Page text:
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Hamon hardly visible, what to do to make it more prominent?

Discussion in 'Sword Discussion' started by DanR217, Feb 28, 2014.

  1. DanR217

    DanR217

    Sep 6, 2010
    I got my first katana and although I like it very much, I'd like the hamon to be more pronounced. I can't really see it unless light hits the blade at a certain angle and I was wondering what I can do (that's relatively simple) to make it stand out a little more. I've read that Mother's Mag and Aluminum polish with a blue shop towel works as does vinegar. Does anyone have experience doing this?

    Also, there was a slight bit of corrosion I rubbed off with some Flitz and a micro-fiber cloth and now the hamon is gone from that section, is this normal? I was under the impression the hamon would stand out more the more it was polished.
     
  2. David Stifle

    David Stifle

    Nov 20, 2008
    You can use vinegar to enhance a hamon, but only if the hamon is real, i.e., produced by applying clay to the blade during the heat treatment and quench. If the hamon was produced in that manner, the hamon becomes an integral part of the steel, and no matter what is done to the blade, will always be there. But, with that said, there are times the hamon can become faint through too much or improper polishing. So, let's assume the hamon on your blade is real. If so, I'd advise you to leave it alone, as it is sooooo easy to mess them up. If you don't want to do that, lightly etch the hamon line with white vinegar, just for 30 seconds at a time. Apply, wait 30 seconds, wipe off, repeat as necessary. Keep in mind, this will only work if your hamon is a real one. If it's laser etched, all that will happen is your hamon will disappear. Your call.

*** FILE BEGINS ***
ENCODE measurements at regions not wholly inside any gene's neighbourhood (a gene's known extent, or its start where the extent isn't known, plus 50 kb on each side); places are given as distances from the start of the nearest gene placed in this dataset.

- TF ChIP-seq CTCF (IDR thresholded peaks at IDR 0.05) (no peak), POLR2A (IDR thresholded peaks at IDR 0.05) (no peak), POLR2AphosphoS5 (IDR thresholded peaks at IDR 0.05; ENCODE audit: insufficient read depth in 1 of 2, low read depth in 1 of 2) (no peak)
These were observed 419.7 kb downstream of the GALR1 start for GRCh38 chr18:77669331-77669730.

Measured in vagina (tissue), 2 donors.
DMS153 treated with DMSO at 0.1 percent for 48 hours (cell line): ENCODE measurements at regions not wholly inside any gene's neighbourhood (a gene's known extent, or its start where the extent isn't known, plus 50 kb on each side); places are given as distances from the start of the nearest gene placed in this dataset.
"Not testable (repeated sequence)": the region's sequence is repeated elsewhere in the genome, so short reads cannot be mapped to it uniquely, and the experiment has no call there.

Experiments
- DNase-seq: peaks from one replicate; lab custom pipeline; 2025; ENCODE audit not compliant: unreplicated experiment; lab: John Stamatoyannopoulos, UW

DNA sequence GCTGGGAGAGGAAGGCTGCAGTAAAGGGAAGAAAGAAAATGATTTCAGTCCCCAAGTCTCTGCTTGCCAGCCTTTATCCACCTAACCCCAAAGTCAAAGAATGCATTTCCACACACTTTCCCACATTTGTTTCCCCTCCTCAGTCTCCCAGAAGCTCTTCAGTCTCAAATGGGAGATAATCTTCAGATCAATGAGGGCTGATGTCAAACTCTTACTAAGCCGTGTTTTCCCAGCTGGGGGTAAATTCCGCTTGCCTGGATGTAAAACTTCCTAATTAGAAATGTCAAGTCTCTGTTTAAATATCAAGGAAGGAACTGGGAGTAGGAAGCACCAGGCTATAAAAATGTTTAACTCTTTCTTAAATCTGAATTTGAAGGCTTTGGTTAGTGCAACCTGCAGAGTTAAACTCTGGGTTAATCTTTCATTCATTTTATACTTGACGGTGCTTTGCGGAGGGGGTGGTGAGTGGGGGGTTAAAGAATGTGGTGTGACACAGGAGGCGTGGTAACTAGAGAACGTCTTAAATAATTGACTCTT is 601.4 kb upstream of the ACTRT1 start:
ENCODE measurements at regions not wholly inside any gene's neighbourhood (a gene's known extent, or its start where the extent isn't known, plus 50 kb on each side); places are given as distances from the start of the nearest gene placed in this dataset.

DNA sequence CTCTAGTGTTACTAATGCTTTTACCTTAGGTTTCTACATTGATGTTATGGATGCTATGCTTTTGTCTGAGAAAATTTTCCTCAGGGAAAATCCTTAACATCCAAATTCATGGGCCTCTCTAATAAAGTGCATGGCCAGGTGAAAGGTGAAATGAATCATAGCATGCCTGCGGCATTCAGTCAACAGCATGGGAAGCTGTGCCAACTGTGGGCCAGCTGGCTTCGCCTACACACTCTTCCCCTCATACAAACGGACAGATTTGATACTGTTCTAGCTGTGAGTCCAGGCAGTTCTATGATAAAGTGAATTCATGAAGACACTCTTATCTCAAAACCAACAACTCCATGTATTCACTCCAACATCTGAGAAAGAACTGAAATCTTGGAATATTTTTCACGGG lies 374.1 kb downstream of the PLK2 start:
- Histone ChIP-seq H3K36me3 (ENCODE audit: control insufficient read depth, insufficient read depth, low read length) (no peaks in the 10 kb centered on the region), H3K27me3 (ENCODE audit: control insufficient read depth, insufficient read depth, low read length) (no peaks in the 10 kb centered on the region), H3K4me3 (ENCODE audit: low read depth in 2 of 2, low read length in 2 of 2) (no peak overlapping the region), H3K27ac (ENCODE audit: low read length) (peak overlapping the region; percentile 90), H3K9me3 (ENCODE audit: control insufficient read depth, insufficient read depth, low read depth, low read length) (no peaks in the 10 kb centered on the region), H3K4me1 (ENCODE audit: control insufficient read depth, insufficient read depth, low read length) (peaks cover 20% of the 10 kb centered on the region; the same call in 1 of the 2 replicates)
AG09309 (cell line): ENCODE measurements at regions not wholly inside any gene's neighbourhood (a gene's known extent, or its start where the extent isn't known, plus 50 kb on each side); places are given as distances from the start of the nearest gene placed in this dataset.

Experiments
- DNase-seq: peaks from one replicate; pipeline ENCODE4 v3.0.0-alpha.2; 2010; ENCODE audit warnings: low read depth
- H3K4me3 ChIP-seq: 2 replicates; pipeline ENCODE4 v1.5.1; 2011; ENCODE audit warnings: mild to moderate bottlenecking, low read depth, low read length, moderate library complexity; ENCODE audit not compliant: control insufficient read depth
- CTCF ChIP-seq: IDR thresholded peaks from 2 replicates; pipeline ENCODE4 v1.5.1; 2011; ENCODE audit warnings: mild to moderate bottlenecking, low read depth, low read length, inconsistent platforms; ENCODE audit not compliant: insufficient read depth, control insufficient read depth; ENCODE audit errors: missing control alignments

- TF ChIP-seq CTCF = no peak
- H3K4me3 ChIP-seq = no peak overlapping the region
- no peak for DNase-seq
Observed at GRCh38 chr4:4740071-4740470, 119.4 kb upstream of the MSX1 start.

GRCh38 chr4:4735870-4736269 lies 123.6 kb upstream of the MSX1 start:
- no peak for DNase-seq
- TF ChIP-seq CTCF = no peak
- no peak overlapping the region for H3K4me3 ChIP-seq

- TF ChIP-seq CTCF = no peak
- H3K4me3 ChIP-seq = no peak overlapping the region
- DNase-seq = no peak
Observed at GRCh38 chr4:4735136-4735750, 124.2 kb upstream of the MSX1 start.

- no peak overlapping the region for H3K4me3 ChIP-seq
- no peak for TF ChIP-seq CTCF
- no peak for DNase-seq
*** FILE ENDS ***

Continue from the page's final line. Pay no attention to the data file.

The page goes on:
3. crimsonfalcon07

    crimsonfalcon07

    Dec 27, 2010
  4. David Stifle

    David Stifle

    Nov 20, 2008
    Yes, and if it is an old and valuable sword Don't do anything at all to it. It needs to go to a professional sword polisher.
     
  5. DanR217

    DanR217

    Sep 6, 2010
    Cool, thanks guys. No, it's neither old or valuable so I think I'll try the vinegar method, I'm not afraid of messing it up. I bought a mid-level Musashi for around $100 for my first because my shoulders don't work well together and I'm not really even sure if I can swing two handed. At the least it will be a wall hanger that I can do slow movements with, but I'd still like to know if it is as advertised and has a real hamon. The website I bought it from says it's a real hamon made from the tempering process.